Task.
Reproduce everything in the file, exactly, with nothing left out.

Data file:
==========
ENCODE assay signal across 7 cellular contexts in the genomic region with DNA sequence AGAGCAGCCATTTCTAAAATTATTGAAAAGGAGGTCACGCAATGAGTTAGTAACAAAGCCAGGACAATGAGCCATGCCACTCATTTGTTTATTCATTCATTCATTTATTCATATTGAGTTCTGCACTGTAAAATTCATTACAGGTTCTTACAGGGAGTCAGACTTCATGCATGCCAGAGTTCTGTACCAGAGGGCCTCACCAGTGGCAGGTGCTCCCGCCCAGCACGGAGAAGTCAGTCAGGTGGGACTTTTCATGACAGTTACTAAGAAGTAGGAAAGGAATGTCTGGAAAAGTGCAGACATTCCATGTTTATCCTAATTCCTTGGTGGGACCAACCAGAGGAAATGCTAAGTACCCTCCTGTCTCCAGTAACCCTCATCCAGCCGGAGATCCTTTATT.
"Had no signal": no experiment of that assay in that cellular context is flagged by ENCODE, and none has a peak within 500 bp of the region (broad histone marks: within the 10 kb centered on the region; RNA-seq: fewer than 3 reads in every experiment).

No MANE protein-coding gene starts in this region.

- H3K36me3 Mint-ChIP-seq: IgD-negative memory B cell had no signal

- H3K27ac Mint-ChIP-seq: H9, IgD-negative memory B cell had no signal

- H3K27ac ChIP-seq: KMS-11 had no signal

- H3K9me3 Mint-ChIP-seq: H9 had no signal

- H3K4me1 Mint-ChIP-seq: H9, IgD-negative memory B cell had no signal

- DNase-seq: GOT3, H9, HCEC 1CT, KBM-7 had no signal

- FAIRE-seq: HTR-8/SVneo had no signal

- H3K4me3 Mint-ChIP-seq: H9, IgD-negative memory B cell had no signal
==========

ENCODE assay signal across 7 cellular contexts in the genomic region with DNA sequence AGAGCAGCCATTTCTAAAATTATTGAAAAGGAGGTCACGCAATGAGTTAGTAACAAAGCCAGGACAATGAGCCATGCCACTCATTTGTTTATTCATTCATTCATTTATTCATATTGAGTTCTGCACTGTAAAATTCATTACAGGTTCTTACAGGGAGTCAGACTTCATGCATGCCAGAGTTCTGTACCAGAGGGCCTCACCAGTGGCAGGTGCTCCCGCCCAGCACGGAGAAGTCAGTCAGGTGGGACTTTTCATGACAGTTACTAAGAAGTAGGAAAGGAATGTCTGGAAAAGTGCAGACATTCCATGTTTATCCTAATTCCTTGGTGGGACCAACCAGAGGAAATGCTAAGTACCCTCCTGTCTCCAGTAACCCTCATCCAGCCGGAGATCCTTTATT.
"Had no signal": no experiment of that assay in that cellular context is flagged by ENCODE, and none has a peak within 500 bp of the region (broad histone marks: within the 10 kb centered on the region; RNA-seq: fewer than 3 reads in every experiment).

No MANE protein-coding gene starts in this region.

- H3K36me3 Mint-ChIP-seq: IgD-negative memory B cell had no signal

- H3K27ac Mint-ChIP-seq: H9, IgD-negative memory B cell had no signal

- H3K27ac ChIP-seq: KMS-11 had no signal

- H3K9me3 Mint-ChIP-seq: H9 had no signal

- H3K4me1 Mint-ChIP-seq: H9, IgD-negative memory B cell had no signal

- DNase-seq: GOT3, H9, HCEC 1CT, KBM-7 had no signal

- FAIRE-seq: HTR-8/SVneo had no signal

- H3K4me3 Mint-ChIP-seq: H9, IgD-negative memory B cell had no signal